Hope For Spurs if Lessons Are Learnt

Matt MattersonContributor IOctober 9, 2008

Back in 2005-06 when Tottenham narrowly missed out on Champions League football, the essence of the side was markedly different to the Tottenham side that now find themselves rooted to the foot of the Premier League table. 

Back then Martin Jol was in charge of the first team and his fervent belief was that a successful Spurs team required a strong, young British core to drive the side. 

The Spurs board, however, failed to believe Jol could take Spurs to the promised land of the top four and set about luring Seville's Juande Ramos to White Hart Lane, behind the Dutchman's back. 

The whole unsavoury episode concluded with Jol—along with the rest of the world—knowing he had been sacked before the UEFA Cup tie with Getafe in October 2007, his last game in charge. 

Ramos arrived with a heady reputation and appeared to have brought with him the midas touch that brought Seville consecutive UEFA Cups, especially when Tottenham defeated Chelsea to lift the Carling Cup in February of this year. 

A slew of big name summer signings followed, including Luka Modric, Gio Dos Santos and David Bentley. Expectations were high for the forthcoming season.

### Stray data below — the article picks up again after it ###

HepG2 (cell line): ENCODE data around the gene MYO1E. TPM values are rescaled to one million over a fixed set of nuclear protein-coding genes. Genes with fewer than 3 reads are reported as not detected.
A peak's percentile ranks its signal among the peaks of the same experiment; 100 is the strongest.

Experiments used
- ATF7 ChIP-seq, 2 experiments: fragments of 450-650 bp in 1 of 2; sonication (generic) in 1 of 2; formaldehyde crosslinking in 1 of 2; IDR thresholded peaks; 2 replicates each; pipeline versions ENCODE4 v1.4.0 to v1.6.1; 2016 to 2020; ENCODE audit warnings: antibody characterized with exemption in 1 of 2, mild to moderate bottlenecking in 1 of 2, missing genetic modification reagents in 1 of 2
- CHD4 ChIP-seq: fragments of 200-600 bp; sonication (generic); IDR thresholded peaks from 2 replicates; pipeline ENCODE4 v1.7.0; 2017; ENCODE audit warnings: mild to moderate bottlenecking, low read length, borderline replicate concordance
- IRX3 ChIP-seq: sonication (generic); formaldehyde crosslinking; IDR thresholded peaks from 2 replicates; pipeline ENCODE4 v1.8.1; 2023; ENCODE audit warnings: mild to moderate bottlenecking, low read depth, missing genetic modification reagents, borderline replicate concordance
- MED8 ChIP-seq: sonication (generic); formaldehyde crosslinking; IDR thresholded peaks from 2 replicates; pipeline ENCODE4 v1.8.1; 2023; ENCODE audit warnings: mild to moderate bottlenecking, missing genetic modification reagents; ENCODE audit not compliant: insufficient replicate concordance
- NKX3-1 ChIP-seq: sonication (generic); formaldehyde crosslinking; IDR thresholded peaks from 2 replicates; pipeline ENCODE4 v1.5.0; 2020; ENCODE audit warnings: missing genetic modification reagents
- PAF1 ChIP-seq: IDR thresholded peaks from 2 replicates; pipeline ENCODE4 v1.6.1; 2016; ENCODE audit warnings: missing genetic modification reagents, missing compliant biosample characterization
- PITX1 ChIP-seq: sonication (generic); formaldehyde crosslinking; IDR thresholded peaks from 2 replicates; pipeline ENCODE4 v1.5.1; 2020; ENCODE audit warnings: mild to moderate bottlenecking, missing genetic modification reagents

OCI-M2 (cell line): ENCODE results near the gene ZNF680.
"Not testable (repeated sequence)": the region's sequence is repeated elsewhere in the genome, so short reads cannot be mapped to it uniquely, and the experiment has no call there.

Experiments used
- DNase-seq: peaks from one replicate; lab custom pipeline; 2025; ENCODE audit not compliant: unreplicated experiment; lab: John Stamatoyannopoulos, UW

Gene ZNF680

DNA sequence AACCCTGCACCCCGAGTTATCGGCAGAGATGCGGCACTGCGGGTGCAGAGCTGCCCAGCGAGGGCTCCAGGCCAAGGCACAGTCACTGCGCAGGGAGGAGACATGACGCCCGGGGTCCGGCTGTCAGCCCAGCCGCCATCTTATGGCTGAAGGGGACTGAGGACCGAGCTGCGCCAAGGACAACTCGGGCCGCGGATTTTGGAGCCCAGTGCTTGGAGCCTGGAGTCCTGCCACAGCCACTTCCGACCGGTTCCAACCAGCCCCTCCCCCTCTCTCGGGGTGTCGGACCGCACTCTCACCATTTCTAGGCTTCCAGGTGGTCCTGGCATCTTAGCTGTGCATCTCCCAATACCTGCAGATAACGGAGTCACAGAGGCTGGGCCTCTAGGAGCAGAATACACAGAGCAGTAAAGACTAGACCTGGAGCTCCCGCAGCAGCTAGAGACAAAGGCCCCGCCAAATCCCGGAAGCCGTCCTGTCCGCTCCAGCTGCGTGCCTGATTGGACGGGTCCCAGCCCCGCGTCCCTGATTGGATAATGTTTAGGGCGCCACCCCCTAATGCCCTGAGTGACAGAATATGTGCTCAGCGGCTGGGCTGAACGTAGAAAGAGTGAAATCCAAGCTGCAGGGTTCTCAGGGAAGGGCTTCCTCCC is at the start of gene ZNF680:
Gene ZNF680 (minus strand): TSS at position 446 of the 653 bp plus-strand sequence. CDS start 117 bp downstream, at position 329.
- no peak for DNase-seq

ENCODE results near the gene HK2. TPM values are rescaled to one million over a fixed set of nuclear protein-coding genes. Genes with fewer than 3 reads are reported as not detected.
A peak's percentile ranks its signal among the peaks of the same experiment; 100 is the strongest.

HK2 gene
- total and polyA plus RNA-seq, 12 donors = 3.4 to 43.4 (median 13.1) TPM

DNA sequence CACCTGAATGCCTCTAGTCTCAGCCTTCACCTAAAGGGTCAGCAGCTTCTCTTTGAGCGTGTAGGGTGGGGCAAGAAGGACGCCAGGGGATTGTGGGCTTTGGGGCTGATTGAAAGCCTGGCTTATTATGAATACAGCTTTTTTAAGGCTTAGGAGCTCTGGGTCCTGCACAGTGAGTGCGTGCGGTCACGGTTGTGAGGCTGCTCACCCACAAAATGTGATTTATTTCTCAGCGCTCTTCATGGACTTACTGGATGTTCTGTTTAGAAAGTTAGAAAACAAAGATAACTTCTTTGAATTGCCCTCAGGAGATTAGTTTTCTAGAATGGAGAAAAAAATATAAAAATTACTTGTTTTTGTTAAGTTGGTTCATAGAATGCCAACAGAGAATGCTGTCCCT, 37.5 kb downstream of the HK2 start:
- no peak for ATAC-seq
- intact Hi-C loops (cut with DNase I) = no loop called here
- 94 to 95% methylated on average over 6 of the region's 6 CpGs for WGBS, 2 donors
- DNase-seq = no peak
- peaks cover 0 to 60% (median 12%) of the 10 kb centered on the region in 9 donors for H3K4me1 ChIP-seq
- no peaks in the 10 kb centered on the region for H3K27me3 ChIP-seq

Instead, disaster has greeted Spurs. The failure to adequately replace Jermain Defoe, Robbie Keane, and Dimitar Berbatov has certainly hit Spurs hard. Bent isn't up to leading the line, Campbell is too inexperienced to be relied upon and Pavlyuchenko is not in the same league as Berbatov. 

On top of this, the Spurs coaching staff apparently feel Bent and Pavlyuchenko cannot play together.

Since it was utterly obvious to all parties that Berbatov would leave North London this summer, surely it would have been wiser to conclude a deal with Manchester United earlier, for less money, so as to allow time for proper replacements to be found. Instead Tottenham have squeezed a couple of extra million out of United and left their attacking line worryingly threadbare.

However, possibly Tottenham's biggest error of the past few seasons is the failure to properly replace Michael Carrick. Spurs lack a true holding midfielder, and whilst Didier Zokora has been assigned the task, he simply isn't the bedrock the Tottenham midfield need to allow Bentley, Modric, Dos Santos et al to flourish. 

Someone of the Christian Poulsen or Didi Hamman ilk is urgently needed.

Daniel Levy and Damien Comolli have come in for some deserved criticism recently, yet the players brought in this summer are clearly superior to previous Comolli forays into the transfer market (Younes Kaboul, Kevin Prince Boateng anyone?). 

Given one or two carefully selected signings up front and in midfield there is no reason why Spurs cannot get back on track. After all, they do have a ferociously talented squad and a manager who knows what it takes to win.